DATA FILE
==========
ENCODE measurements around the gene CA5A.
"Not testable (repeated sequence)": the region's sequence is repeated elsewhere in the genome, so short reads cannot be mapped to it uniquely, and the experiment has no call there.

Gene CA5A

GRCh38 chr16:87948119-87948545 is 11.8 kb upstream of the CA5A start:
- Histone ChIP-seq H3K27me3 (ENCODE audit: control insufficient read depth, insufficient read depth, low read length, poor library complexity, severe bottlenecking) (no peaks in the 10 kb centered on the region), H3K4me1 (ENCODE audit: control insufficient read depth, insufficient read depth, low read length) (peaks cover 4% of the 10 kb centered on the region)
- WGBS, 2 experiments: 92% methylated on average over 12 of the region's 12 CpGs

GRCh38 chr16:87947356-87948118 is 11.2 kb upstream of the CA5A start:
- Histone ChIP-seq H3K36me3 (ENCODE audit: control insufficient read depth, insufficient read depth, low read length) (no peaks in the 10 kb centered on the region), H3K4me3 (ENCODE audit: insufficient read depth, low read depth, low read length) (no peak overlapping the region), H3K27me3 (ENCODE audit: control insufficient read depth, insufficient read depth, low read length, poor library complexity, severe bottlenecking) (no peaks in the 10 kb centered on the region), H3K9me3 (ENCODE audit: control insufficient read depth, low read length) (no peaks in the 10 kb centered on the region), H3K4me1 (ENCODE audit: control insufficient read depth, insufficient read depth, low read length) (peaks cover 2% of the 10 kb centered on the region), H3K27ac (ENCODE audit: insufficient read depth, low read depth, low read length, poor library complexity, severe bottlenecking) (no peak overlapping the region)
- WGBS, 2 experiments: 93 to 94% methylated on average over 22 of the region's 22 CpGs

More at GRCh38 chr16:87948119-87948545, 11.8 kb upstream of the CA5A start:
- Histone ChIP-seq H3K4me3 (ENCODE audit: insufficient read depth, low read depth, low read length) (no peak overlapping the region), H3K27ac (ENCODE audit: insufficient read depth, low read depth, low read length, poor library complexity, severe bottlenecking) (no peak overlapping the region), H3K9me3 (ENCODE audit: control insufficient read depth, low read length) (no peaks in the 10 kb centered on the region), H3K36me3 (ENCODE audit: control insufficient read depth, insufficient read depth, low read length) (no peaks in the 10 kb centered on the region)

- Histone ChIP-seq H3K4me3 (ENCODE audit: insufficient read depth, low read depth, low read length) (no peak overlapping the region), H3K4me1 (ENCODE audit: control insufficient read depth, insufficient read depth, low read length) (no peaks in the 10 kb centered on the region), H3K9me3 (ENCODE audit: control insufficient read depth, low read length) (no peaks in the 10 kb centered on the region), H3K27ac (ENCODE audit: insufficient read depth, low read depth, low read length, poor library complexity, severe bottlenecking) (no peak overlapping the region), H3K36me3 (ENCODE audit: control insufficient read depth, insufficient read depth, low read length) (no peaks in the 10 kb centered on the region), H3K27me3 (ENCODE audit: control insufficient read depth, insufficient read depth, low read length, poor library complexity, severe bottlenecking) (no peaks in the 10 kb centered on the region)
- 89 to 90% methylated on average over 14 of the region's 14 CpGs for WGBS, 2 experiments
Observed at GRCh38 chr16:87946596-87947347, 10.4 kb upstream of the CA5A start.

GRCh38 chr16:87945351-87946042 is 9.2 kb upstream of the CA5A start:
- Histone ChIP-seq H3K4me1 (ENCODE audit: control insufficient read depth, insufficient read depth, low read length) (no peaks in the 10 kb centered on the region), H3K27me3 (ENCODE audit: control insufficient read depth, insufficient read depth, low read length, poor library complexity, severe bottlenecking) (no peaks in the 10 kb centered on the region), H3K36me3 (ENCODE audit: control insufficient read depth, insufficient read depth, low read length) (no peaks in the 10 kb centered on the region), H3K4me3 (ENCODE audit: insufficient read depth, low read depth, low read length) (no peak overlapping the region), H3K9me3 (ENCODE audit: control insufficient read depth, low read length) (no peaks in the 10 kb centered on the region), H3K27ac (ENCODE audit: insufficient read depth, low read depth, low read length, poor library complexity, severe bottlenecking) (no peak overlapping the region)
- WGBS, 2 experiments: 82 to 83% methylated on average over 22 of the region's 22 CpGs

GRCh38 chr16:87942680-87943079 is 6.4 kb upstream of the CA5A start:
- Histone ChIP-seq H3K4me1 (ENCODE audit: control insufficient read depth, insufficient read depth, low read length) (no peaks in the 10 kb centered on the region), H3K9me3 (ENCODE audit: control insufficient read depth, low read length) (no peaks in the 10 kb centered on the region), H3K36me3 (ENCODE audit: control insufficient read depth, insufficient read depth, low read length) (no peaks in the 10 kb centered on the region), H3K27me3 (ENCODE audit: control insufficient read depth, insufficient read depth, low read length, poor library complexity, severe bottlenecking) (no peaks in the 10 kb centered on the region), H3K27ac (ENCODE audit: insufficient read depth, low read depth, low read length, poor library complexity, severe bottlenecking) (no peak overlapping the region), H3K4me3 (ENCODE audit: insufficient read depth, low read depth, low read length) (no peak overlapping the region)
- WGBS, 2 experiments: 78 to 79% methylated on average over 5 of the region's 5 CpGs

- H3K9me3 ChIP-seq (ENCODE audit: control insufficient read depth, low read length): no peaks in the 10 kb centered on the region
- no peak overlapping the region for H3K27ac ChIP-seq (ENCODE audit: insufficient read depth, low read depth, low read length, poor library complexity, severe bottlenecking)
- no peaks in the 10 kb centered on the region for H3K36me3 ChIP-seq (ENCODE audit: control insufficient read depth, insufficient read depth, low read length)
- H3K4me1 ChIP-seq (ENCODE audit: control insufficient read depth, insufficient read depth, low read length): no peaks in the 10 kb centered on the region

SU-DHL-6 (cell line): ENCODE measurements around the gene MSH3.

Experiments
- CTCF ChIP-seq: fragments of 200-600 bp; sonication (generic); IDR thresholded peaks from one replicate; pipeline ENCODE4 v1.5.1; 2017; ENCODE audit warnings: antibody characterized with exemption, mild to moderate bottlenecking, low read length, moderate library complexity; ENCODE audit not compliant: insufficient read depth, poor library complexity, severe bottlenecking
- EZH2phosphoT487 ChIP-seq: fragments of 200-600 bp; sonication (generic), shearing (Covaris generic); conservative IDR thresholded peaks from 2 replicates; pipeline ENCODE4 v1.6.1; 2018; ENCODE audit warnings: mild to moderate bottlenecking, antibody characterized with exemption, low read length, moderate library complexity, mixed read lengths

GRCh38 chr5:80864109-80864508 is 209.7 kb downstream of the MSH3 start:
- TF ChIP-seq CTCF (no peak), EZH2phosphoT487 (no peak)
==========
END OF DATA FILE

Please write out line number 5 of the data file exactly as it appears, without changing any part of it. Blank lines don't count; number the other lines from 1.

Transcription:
- Histone ChIP-seq H3K27me3 (ENCODE audit: control insufficient read depth, insufficient read depth, low read length, poor library complexity, severe bottlenecking) (no peaks in the 10 kb centered on the region), H3K4me1 (ENCODE audit: control insufficient read depth, insufficient read depth, low read length) (peaks cover 4% of the 10 kb centered on the region)